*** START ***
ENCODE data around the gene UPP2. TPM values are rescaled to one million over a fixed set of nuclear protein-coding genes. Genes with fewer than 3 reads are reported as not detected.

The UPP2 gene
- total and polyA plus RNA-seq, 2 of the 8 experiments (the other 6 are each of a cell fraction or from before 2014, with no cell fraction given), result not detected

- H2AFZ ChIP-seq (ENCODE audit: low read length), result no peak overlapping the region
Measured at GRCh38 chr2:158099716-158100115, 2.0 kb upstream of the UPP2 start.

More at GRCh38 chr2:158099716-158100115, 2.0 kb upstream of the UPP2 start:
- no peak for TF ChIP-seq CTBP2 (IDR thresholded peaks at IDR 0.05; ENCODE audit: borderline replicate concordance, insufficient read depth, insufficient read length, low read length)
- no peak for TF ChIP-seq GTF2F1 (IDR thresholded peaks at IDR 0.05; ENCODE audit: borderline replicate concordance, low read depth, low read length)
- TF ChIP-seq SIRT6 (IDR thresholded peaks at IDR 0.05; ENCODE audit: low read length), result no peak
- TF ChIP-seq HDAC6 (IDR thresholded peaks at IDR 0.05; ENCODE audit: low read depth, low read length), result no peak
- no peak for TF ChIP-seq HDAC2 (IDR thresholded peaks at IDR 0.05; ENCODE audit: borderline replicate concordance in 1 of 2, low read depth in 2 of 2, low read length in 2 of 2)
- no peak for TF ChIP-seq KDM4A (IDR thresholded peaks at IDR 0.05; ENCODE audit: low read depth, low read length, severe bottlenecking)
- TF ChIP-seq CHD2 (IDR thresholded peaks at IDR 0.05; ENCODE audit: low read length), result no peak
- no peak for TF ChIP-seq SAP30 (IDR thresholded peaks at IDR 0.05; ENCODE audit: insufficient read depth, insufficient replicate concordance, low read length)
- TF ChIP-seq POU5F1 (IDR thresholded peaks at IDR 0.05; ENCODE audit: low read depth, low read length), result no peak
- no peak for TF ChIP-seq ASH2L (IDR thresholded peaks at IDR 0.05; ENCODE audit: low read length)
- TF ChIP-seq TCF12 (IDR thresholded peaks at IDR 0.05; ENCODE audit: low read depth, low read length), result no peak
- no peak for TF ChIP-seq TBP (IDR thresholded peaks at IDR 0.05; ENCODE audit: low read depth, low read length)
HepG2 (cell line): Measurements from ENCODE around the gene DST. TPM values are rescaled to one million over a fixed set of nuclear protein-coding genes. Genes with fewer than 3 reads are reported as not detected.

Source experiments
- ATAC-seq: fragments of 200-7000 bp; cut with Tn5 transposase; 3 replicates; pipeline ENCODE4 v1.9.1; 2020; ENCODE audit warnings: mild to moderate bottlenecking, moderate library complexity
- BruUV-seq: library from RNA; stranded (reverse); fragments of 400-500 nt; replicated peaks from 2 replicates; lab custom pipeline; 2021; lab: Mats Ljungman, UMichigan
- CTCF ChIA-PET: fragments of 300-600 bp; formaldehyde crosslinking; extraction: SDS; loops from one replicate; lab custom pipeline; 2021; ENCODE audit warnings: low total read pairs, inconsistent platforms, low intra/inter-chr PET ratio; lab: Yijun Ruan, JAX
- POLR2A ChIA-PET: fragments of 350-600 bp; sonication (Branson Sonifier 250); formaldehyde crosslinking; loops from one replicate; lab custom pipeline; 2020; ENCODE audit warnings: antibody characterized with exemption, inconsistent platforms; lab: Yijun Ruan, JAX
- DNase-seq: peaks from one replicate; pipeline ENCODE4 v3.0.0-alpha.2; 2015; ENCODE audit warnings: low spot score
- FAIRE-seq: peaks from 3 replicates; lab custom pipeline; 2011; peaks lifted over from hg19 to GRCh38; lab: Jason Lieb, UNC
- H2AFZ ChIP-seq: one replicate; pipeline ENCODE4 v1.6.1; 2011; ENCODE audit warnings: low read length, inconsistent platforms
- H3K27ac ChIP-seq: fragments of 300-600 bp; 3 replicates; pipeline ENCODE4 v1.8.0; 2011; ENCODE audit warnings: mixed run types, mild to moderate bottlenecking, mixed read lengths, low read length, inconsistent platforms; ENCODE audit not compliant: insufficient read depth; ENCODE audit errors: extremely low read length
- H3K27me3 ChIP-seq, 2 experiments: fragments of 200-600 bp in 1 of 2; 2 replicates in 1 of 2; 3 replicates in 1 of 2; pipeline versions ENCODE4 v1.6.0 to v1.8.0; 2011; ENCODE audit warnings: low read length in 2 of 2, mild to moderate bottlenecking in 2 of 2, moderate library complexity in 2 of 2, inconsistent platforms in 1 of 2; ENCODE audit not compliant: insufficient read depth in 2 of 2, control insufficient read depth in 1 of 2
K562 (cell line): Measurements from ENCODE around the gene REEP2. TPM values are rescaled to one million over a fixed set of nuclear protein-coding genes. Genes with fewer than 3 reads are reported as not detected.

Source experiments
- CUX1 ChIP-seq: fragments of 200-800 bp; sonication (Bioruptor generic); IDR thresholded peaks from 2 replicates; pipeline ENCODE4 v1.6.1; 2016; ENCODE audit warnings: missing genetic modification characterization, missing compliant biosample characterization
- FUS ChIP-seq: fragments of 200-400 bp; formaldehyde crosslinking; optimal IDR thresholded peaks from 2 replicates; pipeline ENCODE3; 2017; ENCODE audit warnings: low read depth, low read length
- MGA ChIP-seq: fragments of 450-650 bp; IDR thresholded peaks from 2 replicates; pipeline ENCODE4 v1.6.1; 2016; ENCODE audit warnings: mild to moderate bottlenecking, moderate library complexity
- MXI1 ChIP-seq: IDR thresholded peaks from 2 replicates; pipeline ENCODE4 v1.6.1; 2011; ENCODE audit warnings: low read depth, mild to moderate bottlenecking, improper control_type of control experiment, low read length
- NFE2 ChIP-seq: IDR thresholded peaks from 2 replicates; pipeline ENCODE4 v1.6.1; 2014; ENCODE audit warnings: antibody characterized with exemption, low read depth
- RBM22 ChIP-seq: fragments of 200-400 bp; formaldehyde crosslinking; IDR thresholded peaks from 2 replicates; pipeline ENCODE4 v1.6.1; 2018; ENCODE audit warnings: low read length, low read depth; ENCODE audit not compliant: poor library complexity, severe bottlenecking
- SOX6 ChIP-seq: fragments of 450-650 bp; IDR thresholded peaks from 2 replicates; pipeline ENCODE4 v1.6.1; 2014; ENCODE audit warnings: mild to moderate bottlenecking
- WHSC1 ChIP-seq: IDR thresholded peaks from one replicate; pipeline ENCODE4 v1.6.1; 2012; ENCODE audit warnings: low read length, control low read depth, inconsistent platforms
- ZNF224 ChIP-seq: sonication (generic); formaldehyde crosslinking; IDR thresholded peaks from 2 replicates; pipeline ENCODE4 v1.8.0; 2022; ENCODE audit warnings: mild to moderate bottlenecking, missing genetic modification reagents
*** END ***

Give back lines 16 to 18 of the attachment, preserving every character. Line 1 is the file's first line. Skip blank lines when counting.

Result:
- no peak for TF ChIP-seq ASH2L (IDR thresholded peaks at IDR 0.05; ENCODE audit: low read length)
- TF ChIP-seq TCF12 (IDR thresholded peaks at IDR 0.05; ENCODE audit: low read depth, low read length), result no peak
- no peak for TF ChIP-seq TBP (IDR thresholded peaks at IDR 0.05; ENCODE audit: low read depth, low read length)